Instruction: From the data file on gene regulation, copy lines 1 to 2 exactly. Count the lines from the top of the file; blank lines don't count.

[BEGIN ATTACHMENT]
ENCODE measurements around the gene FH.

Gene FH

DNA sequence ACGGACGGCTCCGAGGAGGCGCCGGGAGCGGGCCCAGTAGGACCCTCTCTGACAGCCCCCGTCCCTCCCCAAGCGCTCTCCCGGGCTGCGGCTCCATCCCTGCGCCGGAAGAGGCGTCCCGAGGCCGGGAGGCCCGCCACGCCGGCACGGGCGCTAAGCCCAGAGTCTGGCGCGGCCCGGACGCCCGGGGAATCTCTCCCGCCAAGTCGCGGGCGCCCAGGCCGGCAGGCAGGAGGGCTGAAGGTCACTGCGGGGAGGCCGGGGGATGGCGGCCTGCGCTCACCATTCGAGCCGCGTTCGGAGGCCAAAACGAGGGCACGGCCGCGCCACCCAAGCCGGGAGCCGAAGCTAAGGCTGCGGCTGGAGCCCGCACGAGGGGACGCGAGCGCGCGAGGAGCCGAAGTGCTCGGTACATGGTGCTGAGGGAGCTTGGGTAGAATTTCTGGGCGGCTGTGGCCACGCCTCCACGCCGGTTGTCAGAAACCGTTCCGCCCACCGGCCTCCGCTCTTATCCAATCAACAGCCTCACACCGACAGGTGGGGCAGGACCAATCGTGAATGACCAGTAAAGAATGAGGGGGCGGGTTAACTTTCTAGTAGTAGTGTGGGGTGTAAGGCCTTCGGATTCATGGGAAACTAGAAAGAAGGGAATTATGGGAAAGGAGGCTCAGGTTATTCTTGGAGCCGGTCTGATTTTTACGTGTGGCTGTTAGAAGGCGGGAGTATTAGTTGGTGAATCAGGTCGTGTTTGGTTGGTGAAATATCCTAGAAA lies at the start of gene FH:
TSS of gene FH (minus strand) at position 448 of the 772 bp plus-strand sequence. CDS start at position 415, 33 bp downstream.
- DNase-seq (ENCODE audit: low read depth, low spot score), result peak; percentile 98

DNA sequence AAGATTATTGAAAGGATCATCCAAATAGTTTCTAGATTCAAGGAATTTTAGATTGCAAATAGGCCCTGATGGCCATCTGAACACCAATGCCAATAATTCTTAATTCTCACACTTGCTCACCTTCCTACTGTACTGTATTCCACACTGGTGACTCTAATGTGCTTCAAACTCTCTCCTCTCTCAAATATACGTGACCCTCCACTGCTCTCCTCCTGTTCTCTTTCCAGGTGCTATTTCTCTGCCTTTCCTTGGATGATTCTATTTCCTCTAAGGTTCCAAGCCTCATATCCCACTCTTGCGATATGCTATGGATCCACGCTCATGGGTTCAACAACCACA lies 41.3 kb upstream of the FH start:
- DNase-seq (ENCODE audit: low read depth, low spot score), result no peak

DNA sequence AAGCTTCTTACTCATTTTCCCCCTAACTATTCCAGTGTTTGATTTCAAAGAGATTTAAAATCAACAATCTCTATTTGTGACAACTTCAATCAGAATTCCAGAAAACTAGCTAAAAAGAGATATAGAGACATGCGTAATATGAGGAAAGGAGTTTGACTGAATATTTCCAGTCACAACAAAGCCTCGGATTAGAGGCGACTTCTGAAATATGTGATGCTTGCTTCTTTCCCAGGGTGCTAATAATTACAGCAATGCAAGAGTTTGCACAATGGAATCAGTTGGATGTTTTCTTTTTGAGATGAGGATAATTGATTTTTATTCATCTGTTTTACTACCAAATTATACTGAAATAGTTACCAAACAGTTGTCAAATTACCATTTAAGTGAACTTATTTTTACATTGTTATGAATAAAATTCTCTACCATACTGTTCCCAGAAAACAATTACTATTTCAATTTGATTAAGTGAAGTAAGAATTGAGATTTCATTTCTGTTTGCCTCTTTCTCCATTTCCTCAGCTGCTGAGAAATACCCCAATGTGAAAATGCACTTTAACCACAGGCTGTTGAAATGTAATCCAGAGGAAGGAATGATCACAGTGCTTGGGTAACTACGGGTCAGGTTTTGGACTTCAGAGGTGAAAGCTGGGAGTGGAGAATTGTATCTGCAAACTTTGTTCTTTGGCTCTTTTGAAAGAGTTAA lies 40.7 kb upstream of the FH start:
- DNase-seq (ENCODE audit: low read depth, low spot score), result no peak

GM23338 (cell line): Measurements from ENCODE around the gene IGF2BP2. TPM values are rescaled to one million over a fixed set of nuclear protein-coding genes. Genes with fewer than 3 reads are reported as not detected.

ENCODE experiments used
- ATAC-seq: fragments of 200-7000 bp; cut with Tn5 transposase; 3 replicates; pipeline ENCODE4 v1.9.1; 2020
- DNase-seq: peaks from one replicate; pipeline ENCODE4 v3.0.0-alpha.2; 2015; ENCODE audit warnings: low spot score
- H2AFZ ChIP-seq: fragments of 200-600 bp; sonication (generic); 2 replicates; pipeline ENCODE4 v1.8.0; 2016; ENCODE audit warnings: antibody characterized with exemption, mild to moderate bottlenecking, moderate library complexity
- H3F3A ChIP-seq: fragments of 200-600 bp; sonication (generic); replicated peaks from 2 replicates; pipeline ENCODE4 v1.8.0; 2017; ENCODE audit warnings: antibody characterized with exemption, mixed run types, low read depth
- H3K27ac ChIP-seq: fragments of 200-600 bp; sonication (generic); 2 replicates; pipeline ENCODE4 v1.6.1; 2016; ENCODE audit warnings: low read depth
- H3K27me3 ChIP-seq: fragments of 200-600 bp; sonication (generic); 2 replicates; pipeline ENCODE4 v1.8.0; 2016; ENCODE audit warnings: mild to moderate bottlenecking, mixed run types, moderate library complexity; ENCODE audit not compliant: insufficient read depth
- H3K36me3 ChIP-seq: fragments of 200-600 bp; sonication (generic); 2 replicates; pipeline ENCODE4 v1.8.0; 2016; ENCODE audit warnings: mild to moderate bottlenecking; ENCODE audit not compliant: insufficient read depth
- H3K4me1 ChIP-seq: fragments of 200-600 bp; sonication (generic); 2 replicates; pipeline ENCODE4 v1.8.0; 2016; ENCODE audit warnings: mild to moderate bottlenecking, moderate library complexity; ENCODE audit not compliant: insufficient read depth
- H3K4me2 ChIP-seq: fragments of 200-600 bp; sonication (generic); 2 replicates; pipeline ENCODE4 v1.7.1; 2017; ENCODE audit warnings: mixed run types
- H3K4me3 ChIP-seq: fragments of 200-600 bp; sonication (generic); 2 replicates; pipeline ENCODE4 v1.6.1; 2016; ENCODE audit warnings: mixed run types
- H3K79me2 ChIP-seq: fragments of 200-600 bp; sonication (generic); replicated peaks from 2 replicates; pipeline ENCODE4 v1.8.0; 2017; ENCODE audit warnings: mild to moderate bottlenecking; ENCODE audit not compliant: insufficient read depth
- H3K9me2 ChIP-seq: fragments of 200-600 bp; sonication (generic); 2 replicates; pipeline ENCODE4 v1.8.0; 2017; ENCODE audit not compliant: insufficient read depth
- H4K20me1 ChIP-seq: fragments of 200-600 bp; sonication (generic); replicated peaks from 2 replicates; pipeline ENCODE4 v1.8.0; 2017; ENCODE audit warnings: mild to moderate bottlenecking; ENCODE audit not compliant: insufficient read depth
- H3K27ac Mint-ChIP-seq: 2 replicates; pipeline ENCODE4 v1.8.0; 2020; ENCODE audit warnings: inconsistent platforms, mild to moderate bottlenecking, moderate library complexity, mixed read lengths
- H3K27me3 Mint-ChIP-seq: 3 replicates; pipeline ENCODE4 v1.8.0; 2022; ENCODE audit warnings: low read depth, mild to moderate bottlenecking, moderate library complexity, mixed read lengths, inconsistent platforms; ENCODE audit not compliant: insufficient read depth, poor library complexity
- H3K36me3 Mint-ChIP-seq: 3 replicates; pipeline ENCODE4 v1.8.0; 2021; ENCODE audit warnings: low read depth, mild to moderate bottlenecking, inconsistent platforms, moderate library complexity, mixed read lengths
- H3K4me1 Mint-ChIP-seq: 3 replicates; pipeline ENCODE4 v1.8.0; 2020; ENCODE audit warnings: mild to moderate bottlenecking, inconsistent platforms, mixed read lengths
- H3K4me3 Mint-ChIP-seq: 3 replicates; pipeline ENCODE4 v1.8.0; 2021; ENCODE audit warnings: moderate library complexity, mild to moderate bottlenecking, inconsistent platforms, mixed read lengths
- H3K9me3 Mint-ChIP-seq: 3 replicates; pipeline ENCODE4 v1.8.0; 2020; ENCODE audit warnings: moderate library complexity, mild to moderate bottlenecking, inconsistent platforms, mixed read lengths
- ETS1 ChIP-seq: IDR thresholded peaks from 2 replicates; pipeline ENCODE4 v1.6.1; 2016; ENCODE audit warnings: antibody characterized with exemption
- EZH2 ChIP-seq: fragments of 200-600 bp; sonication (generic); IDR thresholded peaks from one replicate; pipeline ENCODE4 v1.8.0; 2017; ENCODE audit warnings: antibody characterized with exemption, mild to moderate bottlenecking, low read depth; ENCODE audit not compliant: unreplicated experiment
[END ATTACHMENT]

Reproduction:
ENCODE measurements around the gene FH.

Gene FH